“We should actually explain that the writing was on a wall.”
Today’s Daf Yomi reading in many ways has parallels to the blended life that I have been living since the start of the pandemic shut down. The boundaries between life and work have become even more porous than before. My personal and work email are on the same device and alerts from both appear often at the same time across my screen.
We learn in today’s reading that when one plans a dinner party, he may not write down the names of his guests or the menu on Shabbat lest he be tempted to cross out a guest or an item from the list. Abaye adds – and here is where the challenge of a blended life comes in – that “it is a decree lest one read regular business documents.” It is tempting when I check the latest news on my iPhone on a day off to also have a peak at my work email in order to monitor what is going on. It is difficult with these devices to ever fully detach from work or the deeply depressing news of the spread of the coronavirus which keeps marching through community after community in the United States.
There is often a work-around in the Talmud because people had to live their lives, even on Shabbat. The voice of the Gemara tells us that it is acceptable to keep a list of dinner guests and the evening’s menu if it is kept high on a wall where it cannot be easily reached and edited. But of course, the matter is not settled, because one could still read business documents. Finally, the determination is made that “a wall will not be confused with a document, and reading from the wall will not cause one to then read business documents.”
Another option is offered as a “practical” solution – one can engrave the list or menu on a tablet or board. In this case, there is no possibility of erasing the text, because it is more or less permanent, but one would have to serve the same guests the same menu each week. We are told that “since the writing is not in ink, there is no concern that he will erase it.” This also seems to solve the problem with reading business documents because one would not confuse such paperwork with a tablet or board.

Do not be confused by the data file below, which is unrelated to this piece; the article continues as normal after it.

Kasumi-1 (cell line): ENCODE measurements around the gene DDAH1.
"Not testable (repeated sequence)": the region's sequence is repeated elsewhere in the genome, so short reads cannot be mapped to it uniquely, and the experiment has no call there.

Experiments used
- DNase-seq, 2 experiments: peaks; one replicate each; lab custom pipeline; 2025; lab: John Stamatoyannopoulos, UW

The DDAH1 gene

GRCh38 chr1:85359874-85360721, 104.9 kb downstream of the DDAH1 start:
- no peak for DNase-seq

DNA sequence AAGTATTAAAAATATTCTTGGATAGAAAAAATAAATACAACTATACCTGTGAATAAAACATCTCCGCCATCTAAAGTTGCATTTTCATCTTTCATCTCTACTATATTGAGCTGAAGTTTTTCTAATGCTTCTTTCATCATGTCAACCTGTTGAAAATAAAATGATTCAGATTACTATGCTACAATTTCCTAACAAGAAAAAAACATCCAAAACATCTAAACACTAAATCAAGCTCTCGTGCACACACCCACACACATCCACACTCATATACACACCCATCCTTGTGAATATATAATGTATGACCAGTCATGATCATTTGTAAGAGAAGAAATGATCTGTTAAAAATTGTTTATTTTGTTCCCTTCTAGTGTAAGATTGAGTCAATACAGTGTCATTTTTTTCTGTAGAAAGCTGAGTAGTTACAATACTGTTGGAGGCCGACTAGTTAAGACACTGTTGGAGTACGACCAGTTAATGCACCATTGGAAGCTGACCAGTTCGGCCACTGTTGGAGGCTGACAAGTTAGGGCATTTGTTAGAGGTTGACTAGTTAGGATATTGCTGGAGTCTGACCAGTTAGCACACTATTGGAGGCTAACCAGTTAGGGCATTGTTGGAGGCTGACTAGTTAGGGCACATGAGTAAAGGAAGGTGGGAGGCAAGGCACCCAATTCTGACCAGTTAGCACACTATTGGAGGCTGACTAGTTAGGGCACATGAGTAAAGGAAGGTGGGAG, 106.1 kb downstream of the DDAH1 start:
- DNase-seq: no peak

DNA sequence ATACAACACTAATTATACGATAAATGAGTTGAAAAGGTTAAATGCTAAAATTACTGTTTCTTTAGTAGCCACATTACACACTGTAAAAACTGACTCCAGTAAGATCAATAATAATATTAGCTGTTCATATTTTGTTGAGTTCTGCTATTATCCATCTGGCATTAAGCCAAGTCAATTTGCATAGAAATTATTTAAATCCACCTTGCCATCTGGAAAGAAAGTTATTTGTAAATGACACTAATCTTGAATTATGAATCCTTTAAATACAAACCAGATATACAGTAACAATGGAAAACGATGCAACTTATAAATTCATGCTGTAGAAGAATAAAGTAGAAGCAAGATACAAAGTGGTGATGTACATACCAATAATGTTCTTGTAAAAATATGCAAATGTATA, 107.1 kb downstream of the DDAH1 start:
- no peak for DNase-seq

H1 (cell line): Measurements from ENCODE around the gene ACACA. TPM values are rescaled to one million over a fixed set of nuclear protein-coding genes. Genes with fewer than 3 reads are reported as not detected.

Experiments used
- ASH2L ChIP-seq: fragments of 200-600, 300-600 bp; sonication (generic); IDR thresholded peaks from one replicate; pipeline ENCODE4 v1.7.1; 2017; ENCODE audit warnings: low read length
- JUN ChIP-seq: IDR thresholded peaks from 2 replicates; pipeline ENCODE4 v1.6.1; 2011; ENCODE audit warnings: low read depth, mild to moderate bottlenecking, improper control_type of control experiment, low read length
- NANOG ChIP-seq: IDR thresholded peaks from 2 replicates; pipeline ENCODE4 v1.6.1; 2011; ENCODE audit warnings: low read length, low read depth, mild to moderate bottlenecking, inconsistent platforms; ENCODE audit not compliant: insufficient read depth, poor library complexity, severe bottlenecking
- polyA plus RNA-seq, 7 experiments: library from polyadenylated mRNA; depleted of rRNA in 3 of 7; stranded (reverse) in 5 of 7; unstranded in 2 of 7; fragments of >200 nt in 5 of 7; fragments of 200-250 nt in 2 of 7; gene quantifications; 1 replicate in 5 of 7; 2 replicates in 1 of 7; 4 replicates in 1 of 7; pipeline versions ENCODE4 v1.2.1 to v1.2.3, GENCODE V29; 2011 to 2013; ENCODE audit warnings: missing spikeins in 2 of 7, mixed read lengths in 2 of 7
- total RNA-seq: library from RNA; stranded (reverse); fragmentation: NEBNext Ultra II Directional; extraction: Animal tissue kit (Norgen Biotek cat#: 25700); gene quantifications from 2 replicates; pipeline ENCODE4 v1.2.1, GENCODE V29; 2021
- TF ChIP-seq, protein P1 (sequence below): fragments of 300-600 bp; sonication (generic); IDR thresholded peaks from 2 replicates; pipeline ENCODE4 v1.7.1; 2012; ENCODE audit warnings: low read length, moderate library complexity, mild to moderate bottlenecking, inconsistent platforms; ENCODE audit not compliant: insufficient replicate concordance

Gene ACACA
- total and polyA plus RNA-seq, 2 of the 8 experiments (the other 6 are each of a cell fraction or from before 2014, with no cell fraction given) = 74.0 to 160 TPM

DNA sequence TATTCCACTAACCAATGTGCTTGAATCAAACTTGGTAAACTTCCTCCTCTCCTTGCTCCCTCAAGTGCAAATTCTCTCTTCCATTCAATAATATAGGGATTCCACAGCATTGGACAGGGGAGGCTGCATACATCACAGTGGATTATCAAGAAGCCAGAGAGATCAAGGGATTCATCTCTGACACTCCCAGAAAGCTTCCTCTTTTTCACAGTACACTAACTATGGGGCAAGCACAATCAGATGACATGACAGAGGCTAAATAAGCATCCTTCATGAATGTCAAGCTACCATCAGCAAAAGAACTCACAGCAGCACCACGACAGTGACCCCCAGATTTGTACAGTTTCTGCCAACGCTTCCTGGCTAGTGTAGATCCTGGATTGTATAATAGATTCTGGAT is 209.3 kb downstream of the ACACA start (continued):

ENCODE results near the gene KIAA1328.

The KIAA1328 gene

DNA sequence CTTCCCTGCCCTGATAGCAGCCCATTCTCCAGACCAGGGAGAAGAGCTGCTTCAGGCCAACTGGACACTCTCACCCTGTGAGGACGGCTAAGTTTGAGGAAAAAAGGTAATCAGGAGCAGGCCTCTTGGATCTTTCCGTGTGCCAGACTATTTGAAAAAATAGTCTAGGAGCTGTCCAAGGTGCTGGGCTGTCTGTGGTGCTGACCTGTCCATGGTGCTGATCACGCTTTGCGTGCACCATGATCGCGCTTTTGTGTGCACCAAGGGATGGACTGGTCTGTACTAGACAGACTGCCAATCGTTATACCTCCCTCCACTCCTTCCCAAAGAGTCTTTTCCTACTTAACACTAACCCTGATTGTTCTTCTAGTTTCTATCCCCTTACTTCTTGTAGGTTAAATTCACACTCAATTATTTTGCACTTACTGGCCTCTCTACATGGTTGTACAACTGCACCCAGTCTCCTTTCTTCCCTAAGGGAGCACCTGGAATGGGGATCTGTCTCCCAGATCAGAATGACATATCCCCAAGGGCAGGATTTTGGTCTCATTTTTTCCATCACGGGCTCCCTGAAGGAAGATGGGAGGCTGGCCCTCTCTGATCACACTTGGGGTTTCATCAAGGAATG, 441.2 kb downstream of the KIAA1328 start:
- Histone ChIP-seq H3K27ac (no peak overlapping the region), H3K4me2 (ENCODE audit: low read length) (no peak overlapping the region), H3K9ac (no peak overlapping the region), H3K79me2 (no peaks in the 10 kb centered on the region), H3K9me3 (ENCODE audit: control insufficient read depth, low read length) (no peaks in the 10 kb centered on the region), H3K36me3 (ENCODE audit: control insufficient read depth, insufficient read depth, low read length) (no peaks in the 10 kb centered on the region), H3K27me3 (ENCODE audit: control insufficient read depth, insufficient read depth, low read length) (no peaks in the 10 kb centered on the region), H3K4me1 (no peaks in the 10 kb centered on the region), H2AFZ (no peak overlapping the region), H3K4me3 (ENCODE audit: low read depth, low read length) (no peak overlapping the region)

If one needs to keep track of how many guests will sit inside and outside and what portion each will receive, he will need to memorize the information on Shabbat because it is prohibited to write it down. We are told that when it comes to the size of portions, one must not draw lots to determine what size will be served to each guest because it is a form of prohibited gambling. However, one may draw lots with one’s children in order to teach them the value of the food they eat and “how difficult it is to prepay a loan with interest.” For this reason, it is acceptable to charge a child interest on a loan in order to teach them the value of money.
These days, life during the pandemic in New York City means that there is no counting of indoor guests, because dining is restricted to outdoors. The streets of New York City are filled with canopies covering tables spaced six feet apart and elaborate plantings marking each restaurant’s boundaries. The menus are either paper and disposable, or available by scanning a code with your phone’s camera. There is something about it that reminds me of the outdoor restaurants by the sea in Nice, except there is the drone of traffic in the background rather than the sound of waves against the shore. But sometimes I can see seagulls up above and feel a soft breeze that carries with it the essence of the Hudson River. When the weather is not too brutally hot and humid, it is wonderful to be outside in the City’s open air after so many months in isolation.